Mary Holmberg, Republican:

Mary Holmberg is on the ballot as a Republican for State Senate District 60. Her Facebook page does not have any details about her platform or background and does not link to a campaign page.

U.S. House of Representatives, Minnesota District 5

Ilhan Omar, Democratic-Farmer-Labor:

Rep. Ilhan Omar was elected to the U.S. House of Representatives in 2018. She is the first Somali American member of Congress, the first woman of color to represent Minnesota in Washington D.C. and one of the first two Muslim American women elected to Congress.
Omar plans to focus on issues such as investing in education and decreasing student debt, ensuring fair wages for workers, creating a just immigration system and prioritizing the threat of climate change.

Lacy Johnson, Republican:

Lacy Johnson has lived in North Minneapolis for 40 years. Johnson studied pre-med, math and English at the University of Minnesota, and his career experience is in technology and economic development. He served as program director for Hospitality House Youth Development, a Christian youth development center in North Minneapolis. Johnson’s platform includes supporting school choice, expanding Medicare and advocating for criminal justice reform legislation, which rehabilitates criminals and shortens mandatory minimums.

Michael Moore, Legal Marijuana Now:

Michael “Mickey” Moore grew up throughout Minneapolis. He attended the University of Minnesota where he received a full-ride scholarship and ran track. Moore also trained for the Olympics in 1988. Before his involvement in politics, Moore ran multiple luxury hair braiding salons. Now, he lives with his family between his homes in the U.S. and Thailand. If elected, Moore will focus on issues such as policing and social justice reform, educational reform, homelessness and the negative effects of political conditioning and political partisanship.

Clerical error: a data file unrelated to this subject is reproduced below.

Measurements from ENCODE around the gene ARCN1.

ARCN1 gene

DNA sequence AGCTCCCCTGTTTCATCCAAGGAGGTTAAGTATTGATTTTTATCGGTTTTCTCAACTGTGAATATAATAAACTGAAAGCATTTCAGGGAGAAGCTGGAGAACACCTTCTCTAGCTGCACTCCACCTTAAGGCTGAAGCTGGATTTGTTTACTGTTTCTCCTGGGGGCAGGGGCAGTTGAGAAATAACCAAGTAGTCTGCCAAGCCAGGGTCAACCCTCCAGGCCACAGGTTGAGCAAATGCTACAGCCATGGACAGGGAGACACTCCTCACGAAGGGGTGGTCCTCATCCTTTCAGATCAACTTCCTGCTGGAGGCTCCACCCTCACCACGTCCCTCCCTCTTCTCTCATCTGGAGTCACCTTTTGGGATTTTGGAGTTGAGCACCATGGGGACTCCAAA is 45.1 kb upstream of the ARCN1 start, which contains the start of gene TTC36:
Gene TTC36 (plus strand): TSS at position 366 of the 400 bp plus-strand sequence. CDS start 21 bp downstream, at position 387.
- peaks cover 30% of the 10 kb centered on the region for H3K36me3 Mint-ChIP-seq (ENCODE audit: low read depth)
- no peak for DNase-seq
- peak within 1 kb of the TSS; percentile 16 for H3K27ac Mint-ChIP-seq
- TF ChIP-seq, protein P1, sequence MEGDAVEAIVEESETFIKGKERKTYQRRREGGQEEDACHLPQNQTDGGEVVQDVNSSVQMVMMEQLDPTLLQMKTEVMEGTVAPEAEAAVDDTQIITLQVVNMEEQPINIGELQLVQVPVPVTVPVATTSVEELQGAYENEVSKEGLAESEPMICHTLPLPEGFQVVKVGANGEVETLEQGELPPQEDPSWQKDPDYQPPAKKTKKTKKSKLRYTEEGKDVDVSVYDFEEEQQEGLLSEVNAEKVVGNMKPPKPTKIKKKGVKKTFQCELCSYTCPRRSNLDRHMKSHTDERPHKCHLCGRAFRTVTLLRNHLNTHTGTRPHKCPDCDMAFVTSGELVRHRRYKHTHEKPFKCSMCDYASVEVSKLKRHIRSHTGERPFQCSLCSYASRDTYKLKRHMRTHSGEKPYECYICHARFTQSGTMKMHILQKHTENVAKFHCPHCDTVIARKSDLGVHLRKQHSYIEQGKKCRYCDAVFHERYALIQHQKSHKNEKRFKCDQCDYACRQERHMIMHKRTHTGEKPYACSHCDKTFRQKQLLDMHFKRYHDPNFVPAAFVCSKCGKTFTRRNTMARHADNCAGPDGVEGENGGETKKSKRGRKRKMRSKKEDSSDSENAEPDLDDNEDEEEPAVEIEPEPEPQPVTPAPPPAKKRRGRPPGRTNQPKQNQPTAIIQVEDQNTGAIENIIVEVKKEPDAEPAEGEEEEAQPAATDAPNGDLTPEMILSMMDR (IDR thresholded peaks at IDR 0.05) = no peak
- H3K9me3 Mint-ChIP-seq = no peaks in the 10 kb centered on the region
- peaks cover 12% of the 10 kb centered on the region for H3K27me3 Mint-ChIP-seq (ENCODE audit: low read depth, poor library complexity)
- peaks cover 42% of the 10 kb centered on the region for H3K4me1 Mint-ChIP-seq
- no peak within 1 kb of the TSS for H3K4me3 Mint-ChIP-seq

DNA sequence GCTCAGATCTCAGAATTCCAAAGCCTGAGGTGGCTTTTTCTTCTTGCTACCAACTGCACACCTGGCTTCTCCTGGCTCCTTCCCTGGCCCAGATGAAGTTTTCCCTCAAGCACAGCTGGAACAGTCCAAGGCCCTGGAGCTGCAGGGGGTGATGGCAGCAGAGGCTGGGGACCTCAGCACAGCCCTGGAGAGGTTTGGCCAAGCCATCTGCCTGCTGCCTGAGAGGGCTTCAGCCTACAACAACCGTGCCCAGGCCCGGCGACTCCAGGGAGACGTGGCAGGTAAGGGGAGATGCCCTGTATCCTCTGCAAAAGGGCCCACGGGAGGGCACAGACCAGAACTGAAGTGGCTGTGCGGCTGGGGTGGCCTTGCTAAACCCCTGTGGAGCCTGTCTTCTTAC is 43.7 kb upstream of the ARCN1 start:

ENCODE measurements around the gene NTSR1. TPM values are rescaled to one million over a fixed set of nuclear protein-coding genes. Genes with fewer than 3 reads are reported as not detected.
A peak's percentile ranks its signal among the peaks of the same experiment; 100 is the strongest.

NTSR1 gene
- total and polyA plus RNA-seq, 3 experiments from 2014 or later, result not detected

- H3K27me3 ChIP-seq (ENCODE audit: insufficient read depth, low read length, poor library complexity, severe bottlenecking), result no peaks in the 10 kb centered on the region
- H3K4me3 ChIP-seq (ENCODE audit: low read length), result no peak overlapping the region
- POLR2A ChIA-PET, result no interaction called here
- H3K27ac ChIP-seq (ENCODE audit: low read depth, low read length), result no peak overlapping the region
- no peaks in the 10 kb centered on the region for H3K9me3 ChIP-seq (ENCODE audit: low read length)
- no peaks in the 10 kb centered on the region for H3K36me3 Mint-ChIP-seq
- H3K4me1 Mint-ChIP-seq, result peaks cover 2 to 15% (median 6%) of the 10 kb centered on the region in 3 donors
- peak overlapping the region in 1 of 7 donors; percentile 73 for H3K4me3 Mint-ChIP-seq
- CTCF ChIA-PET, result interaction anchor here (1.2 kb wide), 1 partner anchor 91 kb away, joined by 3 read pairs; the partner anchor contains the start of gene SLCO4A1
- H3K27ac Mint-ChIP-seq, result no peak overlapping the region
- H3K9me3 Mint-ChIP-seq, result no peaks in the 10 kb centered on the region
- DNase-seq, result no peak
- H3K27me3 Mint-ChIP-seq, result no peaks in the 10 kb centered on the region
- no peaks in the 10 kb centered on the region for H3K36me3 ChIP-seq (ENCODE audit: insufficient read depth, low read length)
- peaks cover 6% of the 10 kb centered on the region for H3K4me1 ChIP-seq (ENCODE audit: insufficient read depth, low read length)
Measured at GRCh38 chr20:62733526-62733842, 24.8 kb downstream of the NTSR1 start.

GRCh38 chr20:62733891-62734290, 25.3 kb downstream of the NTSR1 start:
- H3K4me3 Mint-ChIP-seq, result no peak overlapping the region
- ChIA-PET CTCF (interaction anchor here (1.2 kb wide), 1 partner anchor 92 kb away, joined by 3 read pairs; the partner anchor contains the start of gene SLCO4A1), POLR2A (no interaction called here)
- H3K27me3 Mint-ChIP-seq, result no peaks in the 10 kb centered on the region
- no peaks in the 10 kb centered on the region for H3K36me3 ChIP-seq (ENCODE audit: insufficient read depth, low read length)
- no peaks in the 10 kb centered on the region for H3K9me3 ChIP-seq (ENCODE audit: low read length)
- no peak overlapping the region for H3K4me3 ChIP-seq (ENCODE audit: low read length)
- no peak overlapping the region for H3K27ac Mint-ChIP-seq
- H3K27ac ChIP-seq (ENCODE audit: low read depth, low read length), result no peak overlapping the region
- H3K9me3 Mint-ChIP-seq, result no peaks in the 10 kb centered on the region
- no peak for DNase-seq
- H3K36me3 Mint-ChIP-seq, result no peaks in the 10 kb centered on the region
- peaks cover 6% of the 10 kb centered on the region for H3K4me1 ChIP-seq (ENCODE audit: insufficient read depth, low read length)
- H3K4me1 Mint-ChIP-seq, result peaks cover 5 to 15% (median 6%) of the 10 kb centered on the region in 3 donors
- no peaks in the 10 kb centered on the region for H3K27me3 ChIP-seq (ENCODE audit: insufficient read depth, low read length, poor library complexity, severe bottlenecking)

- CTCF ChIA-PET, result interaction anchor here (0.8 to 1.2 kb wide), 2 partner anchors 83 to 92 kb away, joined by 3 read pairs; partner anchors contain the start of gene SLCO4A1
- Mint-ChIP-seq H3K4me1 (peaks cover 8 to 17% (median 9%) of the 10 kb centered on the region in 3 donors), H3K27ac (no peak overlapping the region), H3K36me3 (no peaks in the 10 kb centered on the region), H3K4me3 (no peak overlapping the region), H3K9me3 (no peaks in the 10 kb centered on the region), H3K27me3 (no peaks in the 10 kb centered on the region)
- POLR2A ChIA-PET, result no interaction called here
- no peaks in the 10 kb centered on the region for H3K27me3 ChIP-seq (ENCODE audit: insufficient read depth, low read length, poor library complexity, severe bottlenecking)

U.S. Senate, Minnesota

Tina Smith, Democratic-Farmer-Labor:

Sen. Tina Smith was appointed to the Senate in 2018 after former Sen. Al Franken’s resignation. Smith graduated from Stanford University and later earned an MBA from the Tuck School of Business at Dartmouth College. She is married and has two sons. Before entering local government, she worked for General Mills and started a small business. She previously served as chief of staff to both Minneapolis Mayor R.T. Rybak and Governor Mark Dayton. Smith served as Minnesota’s 48th lieutenant governor for three years. Her focuses include tax fairness to ensure the wealthiest 2% pay their “fair share,” early education, rural broadband access and increasing health insurance access.

Jason Lewis, Republican:

Jason Lewis graduated from the University of Northern Iowa with a Bachelor of Arts degree in education and business and received his Masters of Arts degree in political science from the University of Colorado-Denver. Lewis was formerly a conservative talk radio show host. He previously served in the U.S. House of Representatives for Minnesota’s 2nd district from 2017 to 2019. Lewis lives in Woodbury. If elected, Lewis will continue to focus on the issues he worked on as a member of the House, including tax cuts and regulatory reform to improve the economy. Lewis was also endorsed by President Donald Trump.

Oliver Steinberg, Grassroots-Legalize Cannabis:

Oliver Steinberg’s pro-marijuana legalization platform centers on a Bill of Rights passage that states a person can sell products from their farm without obtaining a license beforehand. Steinberg also supports constitutional amendments that eliminate government allowances treating corporations as people, abolish the Electoral College, outlaw monopolies and strengthen data privacy.

Kevin O’Connor, Legal Marijuana Now:

Kevin O’Connor supports smaller government and the medical benefits of marijuana. A website could not be found for his campaign.